“They were good men for the most part; men who had served in battle and had felt both the exhilaration of victory and the agonizing despair of defeat. But they were tired and weary of fighting and many had the feeling of having lost control of their own destinies and the destinies of their people through the constant battles and wars waged by between the Elven-kind and the forces of first Melkor and then his followers.”
“When they returned home after the War of the Elves and Sauron, many found that they had lost nearly everything they held dear-families, friends and homes. They felt as if there was nothing left, for now they were labeled deserters.”
“Very few accounts were recorded, but it was during this time that the first whispered rumors were heard of groups being organized. Nameless at first, they were only a handful of loosely organized, like-minded people; descendants of the widows, orphans and soldiers of the defeated armies who long ago had returned after the war. The common thread of disillusionment was strong. And so they formed a pact. They vowed that like the crows who gathered on the fields after a battle to feast on the remains, so too would they. They would ally themselves to neither side, yet if the chance arose to use one side or the other to further their cause they would. They seek to see all powers in the world cast down and from the ashes assume dominion.”
“So they are not allied with Sauron?”
“No, but he knows of them, as does Saruman. Little is known of any leaders; each band seems to act in accordance with their chosen leaders influence. Some have been known to be very cruel, and immoral; others not so much. But there does seem to be a loosely knit network of communication between the different bands.”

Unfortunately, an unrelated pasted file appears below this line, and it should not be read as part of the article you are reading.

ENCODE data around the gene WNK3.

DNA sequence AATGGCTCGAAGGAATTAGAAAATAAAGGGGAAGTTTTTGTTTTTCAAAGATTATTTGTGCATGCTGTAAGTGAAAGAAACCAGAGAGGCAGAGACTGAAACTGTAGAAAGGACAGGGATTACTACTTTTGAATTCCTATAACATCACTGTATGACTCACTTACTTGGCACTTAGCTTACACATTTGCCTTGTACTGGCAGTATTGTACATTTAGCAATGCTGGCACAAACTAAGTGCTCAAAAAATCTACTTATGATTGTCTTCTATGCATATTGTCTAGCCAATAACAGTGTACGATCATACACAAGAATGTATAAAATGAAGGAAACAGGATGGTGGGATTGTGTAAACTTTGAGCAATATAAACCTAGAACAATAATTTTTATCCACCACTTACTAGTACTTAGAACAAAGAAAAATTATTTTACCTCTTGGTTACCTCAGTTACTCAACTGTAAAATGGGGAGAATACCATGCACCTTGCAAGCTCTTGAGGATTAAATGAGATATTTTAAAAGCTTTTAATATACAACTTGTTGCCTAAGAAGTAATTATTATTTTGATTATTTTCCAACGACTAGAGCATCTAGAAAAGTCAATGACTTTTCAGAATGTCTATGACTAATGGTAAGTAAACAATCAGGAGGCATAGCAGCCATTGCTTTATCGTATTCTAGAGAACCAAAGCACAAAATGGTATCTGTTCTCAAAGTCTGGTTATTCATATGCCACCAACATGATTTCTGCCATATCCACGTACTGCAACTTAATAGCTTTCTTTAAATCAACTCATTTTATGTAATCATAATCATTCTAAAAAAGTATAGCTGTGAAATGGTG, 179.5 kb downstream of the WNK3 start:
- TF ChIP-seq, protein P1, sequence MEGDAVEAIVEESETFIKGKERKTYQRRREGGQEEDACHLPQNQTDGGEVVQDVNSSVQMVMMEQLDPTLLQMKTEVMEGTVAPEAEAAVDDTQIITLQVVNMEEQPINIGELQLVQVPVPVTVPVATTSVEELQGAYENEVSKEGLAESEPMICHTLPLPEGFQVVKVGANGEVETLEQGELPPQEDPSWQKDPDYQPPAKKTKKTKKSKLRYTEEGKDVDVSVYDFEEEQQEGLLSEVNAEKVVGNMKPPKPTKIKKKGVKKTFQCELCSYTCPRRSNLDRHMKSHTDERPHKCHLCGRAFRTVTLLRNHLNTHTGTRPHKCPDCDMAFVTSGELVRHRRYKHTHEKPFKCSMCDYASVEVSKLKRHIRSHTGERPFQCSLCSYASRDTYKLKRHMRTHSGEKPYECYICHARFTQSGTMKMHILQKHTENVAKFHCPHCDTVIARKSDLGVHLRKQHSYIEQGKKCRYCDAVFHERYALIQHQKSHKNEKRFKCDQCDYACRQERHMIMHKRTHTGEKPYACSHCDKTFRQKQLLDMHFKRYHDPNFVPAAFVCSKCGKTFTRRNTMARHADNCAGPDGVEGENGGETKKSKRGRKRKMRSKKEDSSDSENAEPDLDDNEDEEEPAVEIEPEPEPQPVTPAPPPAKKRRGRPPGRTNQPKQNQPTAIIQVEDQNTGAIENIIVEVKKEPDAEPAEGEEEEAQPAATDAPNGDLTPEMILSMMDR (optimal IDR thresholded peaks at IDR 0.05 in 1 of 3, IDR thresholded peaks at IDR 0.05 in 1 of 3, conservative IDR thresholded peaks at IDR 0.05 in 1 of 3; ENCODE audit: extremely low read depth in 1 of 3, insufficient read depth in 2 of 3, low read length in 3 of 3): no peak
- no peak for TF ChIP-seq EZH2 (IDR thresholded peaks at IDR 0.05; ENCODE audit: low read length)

“How did you learn so much of them and their working?”
Halasían looked away and just stared at the flickering flames of the fire for countless minutes. He finally turned to look at Morghan. <i style=”font-style: italic;”>“Why do you wish to learn of them?” His eyes were dark beneath his furrowed brow with the red flickering flames reflected in them gave a hint of madness.
Morghan didn’t look away, though she wanted to, she seemed held by his gaze, but she lifted her chin. “I plan to find Michrel.”
“Foolish girl!” Halasían rasped as he stood, looking down at her. <i style=”font-style: italic;”>“Courageous men have tried to find the Blood Crows, each failing and paying with their lives or worse…the lives of those they cared for. You couldn’t even save yourself when they captured you!” Halasían strode to the door and slammed it as he left, out into the stormy night.
Morghan stayed at her seat near the fire feeling as if she had been punched in the stomach. The words he had spoken…
Yes they were true but she felt that she had conquered her fear and she was determined to at least try and find her brother. Leaning her chin on her clasped hands, she sat staring at the flames.Apr 6, 2021 at 6:19 pm